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The Nokia Asha line of "Android X" phones was an odd bird to begin with. Announced before Microsoft acquired Nokia's hardware division, the phones were a venture into a branched version of Android (much like Amazon's Kindle Fire OS) by a company that for the previous few years, had exclusively made Windows Phone OS smartphones.
At the time, many wondered if it was the first step towards backtracking on the Windows Phone OS exclusivity. Then after Microsoft acquired Nokia, it seemed destined for the trash bin -- except, a couple of weeks ago, Microsoft released a second batch of the phones, long after the acquisition. We really hope you didn't buy one.
It was an odd move, made even more odd by an announcement late last week that Microsoft was cutting 18,000 jobs, many of which would come from its Nokia division. As part of the cuts, the Nokia Asha/Android X project is officially gone, with the low-end devices set for a Windows Phone rebranding, according to an email from the Executive Vice President of Microsoft Devices Group Stephen Elop.
The email also outlines the company's mobile phone strategy for the foreseeable future: instead of a two divisions for mobile phones and smartphones, there will be one division that focuses on Windows-based smartphones exclusively -- an obvious move considering that smartphones are the new normal for pretty much all cell phone owners.
Elop notes that the company's existing Nokia X designs will be repurposed for Windows Phone devices in an effort to target the low-end market, which is the fastest growing segment of the smartphone market, especially in developing nations.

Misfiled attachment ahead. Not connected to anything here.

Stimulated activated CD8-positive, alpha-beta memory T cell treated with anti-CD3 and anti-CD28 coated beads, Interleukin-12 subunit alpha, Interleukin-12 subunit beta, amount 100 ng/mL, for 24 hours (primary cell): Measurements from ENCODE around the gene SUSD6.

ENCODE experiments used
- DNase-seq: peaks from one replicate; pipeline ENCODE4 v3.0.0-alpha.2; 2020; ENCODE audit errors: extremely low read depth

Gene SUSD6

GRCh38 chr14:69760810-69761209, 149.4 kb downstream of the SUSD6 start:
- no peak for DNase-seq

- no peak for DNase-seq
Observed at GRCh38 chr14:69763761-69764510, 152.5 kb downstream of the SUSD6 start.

It's a smart strategy, and not just for developing nations or first-time buyers -- by lowering the entrance cost to the Microsoft ecosystem, it makes it far less of a risk for your average smartphone buyer to dabble in a new operating system. And for those emerging markets and first-time buyers, a cheap phone gets users hooked into Microsoft's services and apps, making it far more likely that their next phone will be a higher-end Microsoft device. That is exactly how Android captured the vast majority of the smartphone market -- by flooding stores with low-end devices.
At this point, it's clear that Microsoft can't compete with today's high-end users, who are dedicated Apple and Android users. But if the company can snag the low-end market, tomorrow's upgraders could end up choosing a high-end Lumia device.
The Nokia X strategy, on the other hand, made less sense: create an alternate operating system to compete with yourself, one that had fewer apps and whose only saving grace, from the company's standpoint, was its tie into Microsoft's cloud services and vague resemblance to the Windows interface.
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